Hirez map projection conversion using Hugin
Today I was again wrestling with the problem of high resolution projection conversion. Flex Projector doesn't have Azimuthal and other unconventional projections (only the wall-map style), and the output resolution of G.projector is peeteeful. So I was yet again hunting for programs that could convert Equirectangular maps into other projections. Too bad the one particular projection I had decided to use in my current map (Equidistant Azimuthal, which would have been more in-character for the map than Equal Area, which is complex, has lots of maths and is modern. Well, I could use Stereographical again, I guess).
I rediscovered Hugin. Ok, I confess, I knew it existed, and suspected it could do what I wanted, but eh, whatchagonnado? Today I found out it actually had Lambert Equal Area Azimuthal projection, and I really wanted to figure out if this could be what I wanted. After scouring the internet for appropriate tutorials, etc. etc., here is now mine: Naeddyr's High Resolution Map Projection Conversion Tutorial Using Hugin For Unconventional Resolutions! Enjoy!
Last edited by Naeddyr; 04-03-2009 at 02:02 PM.
Huge, HUGE potential for this program. Thanks!
Take a look. The stitching and perspective correction give me ideas.
Hugin is useful for a few things. search the forums. I believe there is one link for stitching scans together, and another to use it correct perspective distortion from a photo in order to make a pattern.
Originally Posted by RobA
Couldn't find anything with "Hugin" in the search, though.
Personally for me this was a triumph. No more shall I be shackled by the chains of G-Projector's low resolution output when applying Azimuthal Equal Area, Stereographical and other map projections! And Hugin is also the only program I know with Transverse Mercator, which is a kinda neat projection.
If you are looking for a Photoshop plugin, Flexify can do a large number of projections.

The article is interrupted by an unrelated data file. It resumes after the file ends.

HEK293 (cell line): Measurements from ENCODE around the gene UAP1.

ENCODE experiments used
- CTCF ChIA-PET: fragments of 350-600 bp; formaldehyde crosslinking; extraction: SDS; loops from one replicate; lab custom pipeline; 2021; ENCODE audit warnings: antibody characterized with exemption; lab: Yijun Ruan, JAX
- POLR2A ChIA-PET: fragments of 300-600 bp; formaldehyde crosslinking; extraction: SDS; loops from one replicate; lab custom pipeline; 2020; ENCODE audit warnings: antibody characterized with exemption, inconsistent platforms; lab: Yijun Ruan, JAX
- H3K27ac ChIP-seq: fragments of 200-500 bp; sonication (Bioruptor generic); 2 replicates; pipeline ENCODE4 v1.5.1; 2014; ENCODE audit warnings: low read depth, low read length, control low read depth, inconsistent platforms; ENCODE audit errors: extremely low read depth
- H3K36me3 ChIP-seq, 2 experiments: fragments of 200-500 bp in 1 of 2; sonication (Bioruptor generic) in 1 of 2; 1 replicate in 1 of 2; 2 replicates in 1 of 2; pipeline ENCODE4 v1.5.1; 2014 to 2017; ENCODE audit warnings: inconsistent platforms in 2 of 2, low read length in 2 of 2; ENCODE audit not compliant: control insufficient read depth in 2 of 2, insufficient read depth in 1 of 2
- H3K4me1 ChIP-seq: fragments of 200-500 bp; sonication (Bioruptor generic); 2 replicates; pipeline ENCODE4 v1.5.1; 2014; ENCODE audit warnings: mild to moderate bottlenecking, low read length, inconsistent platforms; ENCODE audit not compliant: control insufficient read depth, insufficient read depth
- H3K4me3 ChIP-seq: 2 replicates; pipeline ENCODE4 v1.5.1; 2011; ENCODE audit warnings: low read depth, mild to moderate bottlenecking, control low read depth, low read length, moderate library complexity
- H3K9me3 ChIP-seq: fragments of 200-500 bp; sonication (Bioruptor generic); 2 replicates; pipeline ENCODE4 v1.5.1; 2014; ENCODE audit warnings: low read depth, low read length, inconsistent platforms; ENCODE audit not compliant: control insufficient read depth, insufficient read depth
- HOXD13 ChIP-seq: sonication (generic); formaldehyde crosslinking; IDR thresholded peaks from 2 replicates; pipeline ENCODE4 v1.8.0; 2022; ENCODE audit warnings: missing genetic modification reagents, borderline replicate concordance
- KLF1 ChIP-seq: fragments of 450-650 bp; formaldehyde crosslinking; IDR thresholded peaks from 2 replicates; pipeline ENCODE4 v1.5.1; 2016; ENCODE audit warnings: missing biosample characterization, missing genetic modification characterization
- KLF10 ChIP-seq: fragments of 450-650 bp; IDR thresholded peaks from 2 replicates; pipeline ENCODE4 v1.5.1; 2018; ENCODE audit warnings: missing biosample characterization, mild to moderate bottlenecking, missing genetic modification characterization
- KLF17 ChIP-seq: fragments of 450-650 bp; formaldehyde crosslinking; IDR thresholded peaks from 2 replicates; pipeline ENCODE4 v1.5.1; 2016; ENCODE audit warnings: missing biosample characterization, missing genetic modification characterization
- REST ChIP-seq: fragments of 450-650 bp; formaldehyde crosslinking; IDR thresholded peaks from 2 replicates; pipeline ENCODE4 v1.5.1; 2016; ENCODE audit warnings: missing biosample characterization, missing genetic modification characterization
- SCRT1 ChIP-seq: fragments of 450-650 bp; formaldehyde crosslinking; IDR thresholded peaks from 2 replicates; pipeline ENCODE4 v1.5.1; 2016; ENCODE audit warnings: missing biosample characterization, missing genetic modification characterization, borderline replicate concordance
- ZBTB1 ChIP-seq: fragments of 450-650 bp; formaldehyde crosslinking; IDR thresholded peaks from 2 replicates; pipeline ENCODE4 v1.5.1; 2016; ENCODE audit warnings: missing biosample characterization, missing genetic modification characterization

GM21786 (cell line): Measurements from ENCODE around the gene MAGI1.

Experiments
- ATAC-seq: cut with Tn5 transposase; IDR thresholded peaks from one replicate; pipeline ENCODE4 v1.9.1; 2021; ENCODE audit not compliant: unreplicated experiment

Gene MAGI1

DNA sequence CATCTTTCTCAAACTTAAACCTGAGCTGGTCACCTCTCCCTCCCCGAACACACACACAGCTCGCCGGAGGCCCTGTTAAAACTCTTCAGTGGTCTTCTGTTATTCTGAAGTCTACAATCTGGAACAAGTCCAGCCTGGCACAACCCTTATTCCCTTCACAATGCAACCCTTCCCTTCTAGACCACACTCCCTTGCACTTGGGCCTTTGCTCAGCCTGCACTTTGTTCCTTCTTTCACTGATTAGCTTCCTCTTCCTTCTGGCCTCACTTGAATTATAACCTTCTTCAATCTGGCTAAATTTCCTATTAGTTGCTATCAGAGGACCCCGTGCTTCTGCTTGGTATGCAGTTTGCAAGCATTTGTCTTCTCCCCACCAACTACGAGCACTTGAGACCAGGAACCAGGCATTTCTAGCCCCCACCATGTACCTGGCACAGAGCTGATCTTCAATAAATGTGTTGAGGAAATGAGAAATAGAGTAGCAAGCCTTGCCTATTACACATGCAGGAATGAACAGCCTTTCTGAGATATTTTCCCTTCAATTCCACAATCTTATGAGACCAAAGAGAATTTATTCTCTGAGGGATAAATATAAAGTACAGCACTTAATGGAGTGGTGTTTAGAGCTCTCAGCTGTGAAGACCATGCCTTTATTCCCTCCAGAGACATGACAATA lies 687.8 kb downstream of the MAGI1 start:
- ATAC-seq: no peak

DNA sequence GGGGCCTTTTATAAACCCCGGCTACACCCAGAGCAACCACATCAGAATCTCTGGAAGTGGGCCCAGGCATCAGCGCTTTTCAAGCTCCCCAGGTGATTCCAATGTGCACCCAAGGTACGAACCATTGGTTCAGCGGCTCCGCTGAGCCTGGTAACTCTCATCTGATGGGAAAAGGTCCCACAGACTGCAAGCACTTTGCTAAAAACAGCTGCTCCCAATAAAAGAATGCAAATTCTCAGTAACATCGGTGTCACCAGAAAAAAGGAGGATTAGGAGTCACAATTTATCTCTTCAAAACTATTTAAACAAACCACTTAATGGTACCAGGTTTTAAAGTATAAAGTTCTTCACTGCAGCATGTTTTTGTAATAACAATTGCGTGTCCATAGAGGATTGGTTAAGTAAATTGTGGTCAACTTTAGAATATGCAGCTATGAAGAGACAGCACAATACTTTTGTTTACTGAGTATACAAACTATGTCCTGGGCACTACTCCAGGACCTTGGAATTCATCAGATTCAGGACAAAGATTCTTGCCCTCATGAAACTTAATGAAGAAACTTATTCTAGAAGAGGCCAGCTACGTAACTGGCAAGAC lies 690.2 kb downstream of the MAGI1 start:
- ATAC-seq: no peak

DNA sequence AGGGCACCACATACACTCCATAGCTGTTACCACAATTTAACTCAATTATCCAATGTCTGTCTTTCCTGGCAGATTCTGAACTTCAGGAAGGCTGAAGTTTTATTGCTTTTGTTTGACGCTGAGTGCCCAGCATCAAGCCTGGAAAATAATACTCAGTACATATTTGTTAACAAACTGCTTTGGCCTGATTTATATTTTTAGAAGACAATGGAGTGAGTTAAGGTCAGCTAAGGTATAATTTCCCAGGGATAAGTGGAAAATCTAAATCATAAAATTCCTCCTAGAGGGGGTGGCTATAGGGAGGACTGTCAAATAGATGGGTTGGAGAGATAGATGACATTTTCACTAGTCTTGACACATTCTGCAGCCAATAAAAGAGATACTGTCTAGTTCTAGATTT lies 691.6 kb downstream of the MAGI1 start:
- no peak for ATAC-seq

Originally Posted by Naeddyr
I get 13 posts:
I played with this because of your other post.
To reset the numerical transformation, close the preview and go back to the image tab. You can click reset there (or just type in new numbers!)
Originally Posted by guyanonymous
But actually, you'd think Hugin would be meant for huge resolutions.
Though rendering my stuff, which usually ends up as a 3000x3000 tiff takes a while, too. So a 30000x15000 map, which is, what, two orders of magnitude huger by pixels, should be plenty enough to clog even the most dedicated puters.
Hi Naeddyr, thanks for the awesome tutorial... I did my map in Mercator (yes, yes, I know, but I really wanted to preserve shapes and directionality, even if the polar areas are ginormous as a result), with rivers, roads, cities and all, and now that I finally put my map through Hugin, lo and behold, all of my temperate countries which I previously thought were okay-sized are now really tiny. But... onto my question.
How do I load a Mercator map into Hugin correctly? I have been using "cylindrical", which gives passably okay but not entirely accurate results. (My maps go up to the Arctic Circle only, which is the same as that on Earth.) Is there another setting I should be using?
Last edited by kunelor; 06-09-2009 at 12:29 AM.